This was another score from The Book Grocer. Also $6.00. Like Holloway, it’s a hard cover, high quality publication from an English imprint (Weidenfeld and Nicholson) – and also right up my alley. While the sub-title does give the reader an idea of what it’s about, ‘England, Archaeology and the Imagination’ isn’t the most inviting description. It even sounds a bit stuffy and potentially dull. Or is that just me? I jumped on this, however, because I’d read a great review of it in 2012 when it first came out.
The author is a distinguished British archaeologist, lecturer at various universities and an OBE for his services to archaeology. This book is a wonderful mash-up of memoir, biography, geography, history and poetry as well as an exploration of the archaeology of England.
Here’s an example:
On his very first professional dig, as a member of the team excavating underneath York Minster, Morris helped remove some Roman tiles. Apparently Roman tiles are a dime a dozen. But he took a close look.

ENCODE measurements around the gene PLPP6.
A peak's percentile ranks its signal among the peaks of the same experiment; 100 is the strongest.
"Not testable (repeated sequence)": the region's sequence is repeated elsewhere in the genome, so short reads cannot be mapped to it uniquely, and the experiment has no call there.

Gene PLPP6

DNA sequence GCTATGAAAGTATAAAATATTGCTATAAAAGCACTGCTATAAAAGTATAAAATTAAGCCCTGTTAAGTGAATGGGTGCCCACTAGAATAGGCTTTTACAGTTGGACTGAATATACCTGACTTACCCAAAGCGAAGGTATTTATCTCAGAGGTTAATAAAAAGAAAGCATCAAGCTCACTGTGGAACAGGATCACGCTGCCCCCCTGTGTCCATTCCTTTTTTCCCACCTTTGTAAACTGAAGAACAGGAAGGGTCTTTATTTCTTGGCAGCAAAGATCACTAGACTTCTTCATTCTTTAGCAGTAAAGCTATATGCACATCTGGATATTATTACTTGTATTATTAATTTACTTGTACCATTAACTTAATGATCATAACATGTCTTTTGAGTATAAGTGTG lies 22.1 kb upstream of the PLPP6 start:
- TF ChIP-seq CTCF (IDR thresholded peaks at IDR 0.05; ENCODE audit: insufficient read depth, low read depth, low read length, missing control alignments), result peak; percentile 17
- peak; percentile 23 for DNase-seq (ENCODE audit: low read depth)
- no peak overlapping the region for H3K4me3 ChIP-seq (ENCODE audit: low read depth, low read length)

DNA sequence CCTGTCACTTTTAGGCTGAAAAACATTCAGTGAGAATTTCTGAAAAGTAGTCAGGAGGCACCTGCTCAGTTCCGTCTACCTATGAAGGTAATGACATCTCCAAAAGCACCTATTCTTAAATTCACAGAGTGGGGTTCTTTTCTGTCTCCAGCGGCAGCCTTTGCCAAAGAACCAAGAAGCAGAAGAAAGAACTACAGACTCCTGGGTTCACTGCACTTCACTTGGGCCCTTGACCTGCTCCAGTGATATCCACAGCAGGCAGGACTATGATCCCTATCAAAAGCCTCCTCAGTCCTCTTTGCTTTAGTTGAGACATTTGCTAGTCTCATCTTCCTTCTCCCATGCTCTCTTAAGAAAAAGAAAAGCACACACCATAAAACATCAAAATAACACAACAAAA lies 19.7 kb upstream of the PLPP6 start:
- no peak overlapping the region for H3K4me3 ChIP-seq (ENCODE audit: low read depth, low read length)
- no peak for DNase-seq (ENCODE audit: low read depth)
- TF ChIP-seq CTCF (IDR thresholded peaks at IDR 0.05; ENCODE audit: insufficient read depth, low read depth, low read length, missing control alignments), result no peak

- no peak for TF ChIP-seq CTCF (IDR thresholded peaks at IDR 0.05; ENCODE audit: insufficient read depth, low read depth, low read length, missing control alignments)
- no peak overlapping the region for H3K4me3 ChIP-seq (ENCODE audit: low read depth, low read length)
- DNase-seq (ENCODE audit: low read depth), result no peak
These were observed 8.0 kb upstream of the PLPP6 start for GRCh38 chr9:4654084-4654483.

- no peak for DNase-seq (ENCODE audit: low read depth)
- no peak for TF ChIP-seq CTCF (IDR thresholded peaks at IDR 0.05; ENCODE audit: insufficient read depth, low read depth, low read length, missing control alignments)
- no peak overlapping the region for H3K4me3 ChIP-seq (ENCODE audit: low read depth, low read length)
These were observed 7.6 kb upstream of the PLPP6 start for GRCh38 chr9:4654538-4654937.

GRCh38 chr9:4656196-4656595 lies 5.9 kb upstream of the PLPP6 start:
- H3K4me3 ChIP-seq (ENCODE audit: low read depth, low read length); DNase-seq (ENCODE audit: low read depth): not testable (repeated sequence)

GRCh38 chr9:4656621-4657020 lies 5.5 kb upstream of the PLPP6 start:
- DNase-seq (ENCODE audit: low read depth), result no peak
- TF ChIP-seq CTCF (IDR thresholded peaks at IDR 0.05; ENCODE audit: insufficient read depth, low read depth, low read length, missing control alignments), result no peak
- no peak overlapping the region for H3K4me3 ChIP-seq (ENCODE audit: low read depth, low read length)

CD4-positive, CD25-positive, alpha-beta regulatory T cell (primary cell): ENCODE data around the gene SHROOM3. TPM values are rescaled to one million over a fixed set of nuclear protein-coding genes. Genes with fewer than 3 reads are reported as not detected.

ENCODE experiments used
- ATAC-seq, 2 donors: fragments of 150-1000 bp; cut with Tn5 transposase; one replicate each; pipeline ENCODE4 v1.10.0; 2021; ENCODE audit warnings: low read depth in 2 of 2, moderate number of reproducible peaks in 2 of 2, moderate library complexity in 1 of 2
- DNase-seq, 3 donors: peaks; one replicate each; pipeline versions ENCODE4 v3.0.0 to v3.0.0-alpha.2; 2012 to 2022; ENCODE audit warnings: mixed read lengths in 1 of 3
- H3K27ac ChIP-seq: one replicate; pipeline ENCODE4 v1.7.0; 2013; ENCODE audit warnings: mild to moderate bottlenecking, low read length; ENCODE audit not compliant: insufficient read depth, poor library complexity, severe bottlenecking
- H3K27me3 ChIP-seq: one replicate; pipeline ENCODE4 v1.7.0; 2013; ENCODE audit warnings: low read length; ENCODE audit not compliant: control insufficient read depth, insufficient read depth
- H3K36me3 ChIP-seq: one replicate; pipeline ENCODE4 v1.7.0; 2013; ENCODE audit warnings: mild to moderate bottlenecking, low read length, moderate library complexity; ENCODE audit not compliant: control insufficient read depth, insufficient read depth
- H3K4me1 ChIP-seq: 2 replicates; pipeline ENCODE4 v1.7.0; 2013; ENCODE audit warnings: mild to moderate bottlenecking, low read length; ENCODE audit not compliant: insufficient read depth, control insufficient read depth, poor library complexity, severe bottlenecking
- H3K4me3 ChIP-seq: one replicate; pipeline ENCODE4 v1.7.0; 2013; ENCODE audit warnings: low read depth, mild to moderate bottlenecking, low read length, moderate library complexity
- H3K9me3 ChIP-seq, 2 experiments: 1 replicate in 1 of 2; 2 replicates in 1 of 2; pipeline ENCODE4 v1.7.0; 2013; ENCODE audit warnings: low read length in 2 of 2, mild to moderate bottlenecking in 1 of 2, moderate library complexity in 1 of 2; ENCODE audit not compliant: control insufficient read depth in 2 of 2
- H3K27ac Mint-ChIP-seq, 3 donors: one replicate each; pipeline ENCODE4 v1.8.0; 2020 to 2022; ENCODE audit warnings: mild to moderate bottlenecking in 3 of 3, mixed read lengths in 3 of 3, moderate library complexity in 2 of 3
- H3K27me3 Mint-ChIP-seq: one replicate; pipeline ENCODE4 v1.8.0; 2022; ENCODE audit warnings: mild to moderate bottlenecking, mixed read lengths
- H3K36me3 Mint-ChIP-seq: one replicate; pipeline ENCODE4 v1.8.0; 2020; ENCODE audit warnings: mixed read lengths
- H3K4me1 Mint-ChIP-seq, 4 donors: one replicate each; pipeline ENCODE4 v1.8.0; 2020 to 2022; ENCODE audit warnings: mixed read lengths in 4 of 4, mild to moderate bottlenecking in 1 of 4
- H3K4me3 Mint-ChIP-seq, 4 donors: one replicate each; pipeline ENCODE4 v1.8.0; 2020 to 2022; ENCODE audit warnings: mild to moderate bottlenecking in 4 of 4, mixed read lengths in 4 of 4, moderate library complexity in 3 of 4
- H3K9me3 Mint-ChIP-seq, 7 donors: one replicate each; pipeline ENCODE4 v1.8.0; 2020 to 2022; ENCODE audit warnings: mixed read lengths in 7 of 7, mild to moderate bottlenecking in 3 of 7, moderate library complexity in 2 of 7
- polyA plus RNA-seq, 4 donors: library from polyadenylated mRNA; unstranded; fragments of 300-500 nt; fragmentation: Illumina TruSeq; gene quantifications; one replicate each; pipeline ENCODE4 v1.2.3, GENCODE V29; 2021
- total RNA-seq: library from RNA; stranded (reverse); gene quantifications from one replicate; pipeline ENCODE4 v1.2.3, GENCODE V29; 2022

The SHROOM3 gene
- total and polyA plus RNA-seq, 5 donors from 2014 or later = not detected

The tile bears a stamp: LEG IX HISP – legio IX Hispana, the Ninth (Spanish) Legion. Near the stamp is the paw-mark of a dog that wandered across the tile stack before the tiles were fired. The mason and the dog lived around 1,780 years ago. In these plain traces they are so close. I remember a poem by D.H Lawrence.
Things men have made with wakened hands, and put soft life into
are awake through years with transferred touch, and go on glowing for long years.
And for this reason, some old things are lovely
warm still with the life of forgotten men who made them.
I wonder if there is a book like this about Australia? I’d love to read it.